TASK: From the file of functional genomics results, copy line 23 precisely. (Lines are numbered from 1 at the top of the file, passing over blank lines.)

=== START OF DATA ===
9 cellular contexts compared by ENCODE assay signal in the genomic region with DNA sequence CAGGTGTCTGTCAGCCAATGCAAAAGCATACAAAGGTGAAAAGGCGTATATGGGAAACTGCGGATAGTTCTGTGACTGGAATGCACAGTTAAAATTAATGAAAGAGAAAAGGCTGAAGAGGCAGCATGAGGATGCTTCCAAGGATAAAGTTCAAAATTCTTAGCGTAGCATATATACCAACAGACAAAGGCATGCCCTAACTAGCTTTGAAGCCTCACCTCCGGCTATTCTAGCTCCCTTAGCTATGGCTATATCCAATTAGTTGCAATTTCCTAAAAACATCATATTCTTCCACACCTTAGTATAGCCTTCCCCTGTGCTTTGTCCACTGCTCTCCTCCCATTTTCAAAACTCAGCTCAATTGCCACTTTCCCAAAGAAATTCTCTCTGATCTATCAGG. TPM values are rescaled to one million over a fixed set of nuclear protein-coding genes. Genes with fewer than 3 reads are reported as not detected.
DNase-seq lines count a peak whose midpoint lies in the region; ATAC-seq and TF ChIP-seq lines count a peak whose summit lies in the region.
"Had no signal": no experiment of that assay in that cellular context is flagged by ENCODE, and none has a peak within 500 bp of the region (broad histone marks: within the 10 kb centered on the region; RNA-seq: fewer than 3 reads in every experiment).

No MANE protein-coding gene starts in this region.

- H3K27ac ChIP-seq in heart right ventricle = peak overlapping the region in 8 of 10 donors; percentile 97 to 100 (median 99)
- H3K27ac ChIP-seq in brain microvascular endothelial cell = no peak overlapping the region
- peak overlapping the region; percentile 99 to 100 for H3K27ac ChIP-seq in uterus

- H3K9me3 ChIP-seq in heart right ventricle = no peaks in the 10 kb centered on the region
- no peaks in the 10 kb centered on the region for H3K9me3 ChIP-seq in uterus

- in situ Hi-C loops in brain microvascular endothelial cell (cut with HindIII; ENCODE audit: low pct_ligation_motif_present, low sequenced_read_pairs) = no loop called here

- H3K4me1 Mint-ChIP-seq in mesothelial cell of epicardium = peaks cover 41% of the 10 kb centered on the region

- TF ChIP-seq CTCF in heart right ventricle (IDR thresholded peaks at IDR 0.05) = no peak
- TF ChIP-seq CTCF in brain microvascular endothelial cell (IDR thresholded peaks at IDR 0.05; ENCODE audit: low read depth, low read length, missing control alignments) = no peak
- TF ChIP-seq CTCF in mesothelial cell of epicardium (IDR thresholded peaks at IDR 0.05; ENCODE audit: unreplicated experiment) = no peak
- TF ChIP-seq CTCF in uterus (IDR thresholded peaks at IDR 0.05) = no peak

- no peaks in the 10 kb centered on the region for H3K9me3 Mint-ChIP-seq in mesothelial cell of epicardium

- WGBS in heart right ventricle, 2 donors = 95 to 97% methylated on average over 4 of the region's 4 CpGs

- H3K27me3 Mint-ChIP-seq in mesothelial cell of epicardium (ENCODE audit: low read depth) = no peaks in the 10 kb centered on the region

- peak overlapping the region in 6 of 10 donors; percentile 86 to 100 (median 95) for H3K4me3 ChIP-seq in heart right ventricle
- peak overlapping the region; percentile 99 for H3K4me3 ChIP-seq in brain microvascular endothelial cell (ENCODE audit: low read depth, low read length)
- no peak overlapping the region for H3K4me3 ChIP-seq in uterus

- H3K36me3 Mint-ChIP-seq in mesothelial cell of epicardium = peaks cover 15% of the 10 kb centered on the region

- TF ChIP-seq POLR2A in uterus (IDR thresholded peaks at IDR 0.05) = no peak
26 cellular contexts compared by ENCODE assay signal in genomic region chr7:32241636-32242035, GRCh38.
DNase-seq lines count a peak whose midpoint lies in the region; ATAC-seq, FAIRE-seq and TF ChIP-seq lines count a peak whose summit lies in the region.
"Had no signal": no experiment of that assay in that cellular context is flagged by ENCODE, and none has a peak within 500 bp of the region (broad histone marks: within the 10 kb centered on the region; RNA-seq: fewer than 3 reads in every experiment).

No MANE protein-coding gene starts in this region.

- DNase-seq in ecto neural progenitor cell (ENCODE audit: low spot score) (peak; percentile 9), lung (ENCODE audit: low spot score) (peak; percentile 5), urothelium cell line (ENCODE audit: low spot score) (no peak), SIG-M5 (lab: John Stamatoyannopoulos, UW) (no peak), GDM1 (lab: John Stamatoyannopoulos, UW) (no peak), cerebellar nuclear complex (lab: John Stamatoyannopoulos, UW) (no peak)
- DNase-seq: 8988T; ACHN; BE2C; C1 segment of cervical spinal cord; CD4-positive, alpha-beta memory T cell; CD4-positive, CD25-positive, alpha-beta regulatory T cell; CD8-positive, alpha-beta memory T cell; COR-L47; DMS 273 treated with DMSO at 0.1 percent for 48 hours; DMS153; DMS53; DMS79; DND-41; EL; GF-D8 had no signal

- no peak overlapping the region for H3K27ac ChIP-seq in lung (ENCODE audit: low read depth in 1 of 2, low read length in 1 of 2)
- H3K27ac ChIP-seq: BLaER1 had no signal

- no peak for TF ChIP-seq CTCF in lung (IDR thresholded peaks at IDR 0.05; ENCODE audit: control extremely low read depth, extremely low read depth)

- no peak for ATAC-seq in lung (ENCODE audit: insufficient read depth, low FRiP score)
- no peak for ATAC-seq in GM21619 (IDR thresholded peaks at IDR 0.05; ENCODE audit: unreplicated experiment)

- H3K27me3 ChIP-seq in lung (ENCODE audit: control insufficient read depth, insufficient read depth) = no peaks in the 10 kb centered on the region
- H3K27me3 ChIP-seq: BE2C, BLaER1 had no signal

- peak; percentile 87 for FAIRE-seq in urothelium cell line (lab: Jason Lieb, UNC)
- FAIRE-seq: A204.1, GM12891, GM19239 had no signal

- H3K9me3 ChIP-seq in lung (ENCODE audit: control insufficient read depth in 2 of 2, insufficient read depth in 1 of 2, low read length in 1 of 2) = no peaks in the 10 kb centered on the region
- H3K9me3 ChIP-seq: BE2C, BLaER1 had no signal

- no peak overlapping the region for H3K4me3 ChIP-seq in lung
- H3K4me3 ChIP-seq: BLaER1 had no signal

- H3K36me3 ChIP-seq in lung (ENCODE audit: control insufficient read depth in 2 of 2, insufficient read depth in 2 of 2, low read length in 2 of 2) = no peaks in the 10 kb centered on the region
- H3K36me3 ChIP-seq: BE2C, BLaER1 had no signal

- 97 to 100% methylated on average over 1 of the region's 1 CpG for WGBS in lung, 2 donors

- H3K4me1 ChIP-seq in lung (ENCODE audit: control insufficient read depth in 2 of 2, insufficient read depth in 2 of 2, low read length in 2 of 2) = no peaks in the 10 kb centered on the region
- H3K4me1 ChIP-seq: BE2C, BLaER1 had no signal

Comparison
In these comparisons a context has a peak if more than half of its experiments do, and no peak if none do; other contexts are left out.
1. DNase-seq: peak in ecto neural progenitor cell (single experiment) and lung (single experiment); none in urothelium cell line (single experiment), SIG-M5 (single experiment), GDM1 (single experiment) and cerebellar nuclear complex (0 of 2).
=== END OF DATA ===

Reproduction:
- TF ChIP-seq POLR2A in uterus (IDR thresholded peaks at IDR 0.05) = no peak